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Entertainment Chelsea Handler's personal 'Evolution' inspires new special

Chelsea Handler’s personal ‘Evolution’ inspires new special

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New York (AP) — When Chelsea Handler decided to pursue therapy, the comic may not have realized the level of introspection she’d encounter.

“It was nice to find out why I’ve been such a b—- for so long, and to also gain self-awareness. To know that, ‘Oh, I came across that way? I had no idea,” said the comedian. “I think the gift of self-awareness through therapy is one of the best gifts you can ever receive because there is no price tag for that, and it puts you in your place. It humbles you.”

Therapy is one of the many subjects Handler tackles in her new stand up, “Evolution,” out Friday on HBO Max. It’s a personally ambitious project for both its content and logistical creation. Filmed at the Central Railroad Station in her home state of New Jersey, it’s one of the only major comedy specials filmed during the coronavirus pandemic.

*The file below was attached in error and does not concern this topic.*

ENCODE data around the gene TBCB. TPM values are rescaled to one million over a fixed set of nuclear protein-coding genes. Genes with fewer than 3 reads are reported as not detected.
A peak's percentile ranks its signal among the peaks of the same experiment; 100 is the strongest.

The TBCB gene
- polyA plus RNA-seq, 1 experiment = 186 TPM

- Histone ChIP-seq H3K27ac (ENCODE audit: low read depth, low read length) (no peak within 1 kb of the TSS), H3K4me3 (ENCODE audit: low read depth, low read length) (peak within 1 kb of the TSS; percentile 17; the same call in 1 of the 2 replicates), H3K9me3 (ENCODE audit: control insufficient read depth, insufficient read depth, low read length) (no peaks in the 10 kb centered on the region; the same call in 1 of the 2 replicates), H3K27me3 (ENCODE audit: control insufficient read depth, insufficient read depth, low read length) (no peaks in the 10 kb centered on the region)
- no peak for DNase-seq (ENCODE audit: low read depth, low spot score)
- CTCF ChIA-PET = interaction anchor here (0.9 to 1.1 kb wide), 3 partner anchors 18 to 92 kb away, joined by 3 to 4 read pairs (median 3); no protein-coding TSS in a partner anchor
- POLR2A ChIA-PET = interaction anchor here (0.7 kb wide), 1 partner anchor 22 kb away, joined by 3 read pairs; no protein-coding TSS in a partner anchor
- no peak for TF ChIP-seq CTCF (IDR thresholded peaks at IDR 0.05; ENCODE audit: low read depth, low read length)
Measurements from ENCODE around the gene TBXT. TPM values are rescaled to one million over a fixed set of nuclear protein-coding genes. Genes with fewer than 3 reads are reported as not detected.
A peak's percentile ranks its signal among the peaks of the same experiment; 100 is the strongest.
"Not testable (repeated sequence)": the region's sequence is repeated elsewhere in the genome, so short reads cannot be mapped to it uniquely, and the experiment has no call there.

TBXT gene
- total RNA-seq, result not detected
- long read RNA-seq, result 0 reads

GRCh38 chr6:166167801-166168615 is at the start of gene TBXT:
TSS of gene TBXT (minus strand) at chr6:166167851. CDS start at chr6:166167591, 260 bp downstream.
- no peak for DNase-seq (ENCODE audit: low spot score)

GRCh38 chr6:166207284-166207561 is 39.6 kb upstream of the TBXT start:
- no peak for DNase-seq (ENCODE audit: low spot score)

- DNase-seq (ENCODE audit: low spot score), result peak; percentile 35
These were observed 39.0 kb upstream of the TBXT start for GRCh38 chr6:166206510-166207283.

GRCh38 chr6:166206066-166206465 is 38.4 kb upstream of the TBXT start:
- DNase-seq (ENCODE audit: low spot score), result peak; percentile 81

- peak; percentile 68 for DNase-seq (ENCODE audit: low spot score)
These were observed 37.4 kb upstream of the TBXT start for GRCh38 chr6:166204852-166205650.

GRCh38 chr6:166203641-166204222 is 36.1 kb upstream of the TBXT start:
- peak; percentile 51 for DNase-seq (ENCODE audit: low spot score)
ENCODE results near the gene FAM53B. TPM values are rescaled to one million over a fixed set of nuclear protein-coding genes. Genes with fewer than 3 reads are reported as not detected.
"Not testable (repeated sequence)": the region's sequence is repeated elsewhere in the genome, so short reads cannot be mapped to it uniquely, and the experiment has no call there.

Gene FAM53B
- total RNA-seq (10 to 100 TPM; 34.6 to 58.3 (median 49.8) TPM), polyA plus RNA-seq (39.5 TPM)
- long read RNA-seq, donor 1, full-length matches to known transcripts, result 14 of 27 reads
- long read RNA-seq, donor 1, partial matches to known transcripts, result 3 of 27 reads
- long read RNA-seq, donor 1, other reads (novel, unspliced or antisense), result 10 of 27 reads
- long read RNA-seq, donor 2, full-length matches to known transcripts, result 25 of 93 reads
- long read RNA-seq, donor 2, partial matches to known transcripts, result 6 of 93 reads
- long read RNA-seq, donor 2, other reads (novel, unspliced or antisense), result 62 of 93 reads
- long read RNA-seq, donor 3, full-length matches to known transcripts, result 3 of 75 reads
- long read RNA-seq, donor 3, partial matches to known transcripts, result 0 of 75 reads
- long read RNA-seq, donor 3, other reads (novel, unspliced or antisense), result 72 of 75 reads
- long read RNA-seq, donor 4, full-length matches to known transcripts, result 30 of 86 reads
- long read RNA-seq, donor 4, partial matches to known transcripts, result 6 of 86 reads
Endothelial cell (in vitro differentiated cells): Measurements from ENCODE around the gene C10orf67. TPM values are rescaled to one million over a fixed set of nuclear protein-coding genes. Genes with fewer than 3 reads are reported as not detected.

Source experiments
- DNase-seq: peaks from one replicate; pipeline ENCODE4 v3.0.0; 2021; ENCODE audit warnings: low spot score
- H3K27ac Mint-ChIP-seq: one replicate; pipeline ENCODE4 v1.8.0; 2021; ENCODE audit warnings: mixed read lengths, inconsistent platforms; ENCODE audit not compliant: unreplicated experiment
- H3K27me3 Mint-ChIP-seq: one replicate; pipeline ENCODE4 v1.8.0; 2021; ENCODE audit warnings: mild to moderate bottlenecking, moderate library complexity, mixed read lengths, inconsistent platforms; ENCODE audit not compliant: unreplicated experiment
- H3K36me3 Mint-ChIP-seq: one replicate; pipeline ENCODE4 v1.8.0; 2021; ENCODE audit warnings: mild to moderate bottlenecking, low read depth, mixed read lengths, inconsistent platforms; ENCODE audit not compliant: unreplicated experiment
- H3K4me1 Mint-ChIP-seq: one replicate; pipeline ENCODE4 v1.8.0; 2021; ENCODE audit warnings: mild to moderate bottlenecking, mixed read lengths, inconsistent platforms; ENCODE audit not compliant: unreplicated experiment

“It’s honestly a pretty depressing time, and that’s why it was kind of important for me to: A, get myself out of my house and go do something productive, which was film the special. But B, also bring some joy and laughter to this time because there’s not a lot of standup specials being released,” she said.

“I wanted this special to come out before the election and HBO Max was like, ‘Listen, if you’re ready to go film this (during the pandemic), we’re right behind you. We’ll make this happen with you if we can do this safely.’ And we did.”

Handler says she sought therapy after constantly feeling outraged about President Donald Trump, which strained some relationships with family and friends. But while she doesn’t shy away from her disdain for the commander in chief, political jokes are a small footnote of the performance. She uses her humor to touch on timely issues like racism, social injustice and white privilege, specifically targeting her heat-seeking messaging.

“I’m talking to white women. That’s my biggest fan base,” said Handler. “I’m trying to teach white people how to think outside of their own experience because I’m guilty of that. I didn’t understand that half of my success is credited to the fact that I’m white and cute. Or I was cute. I’m now transitioning into an elderly woman.”

The 45-year-old worked out her set about 20 times in modest clubs in small East Coast cities like Providence, Rhode Island, and New Brunswick, New Jersey, beginning with audiences of about 20 and gradually increasing. She continuously refined her content, making it as fresh as possible. (Her Andrew Cuomo bit was originally about Robert Mueller.) The final product includes an audience of 150, all socially distanced with some wearing masks, visually marking the time period of the production.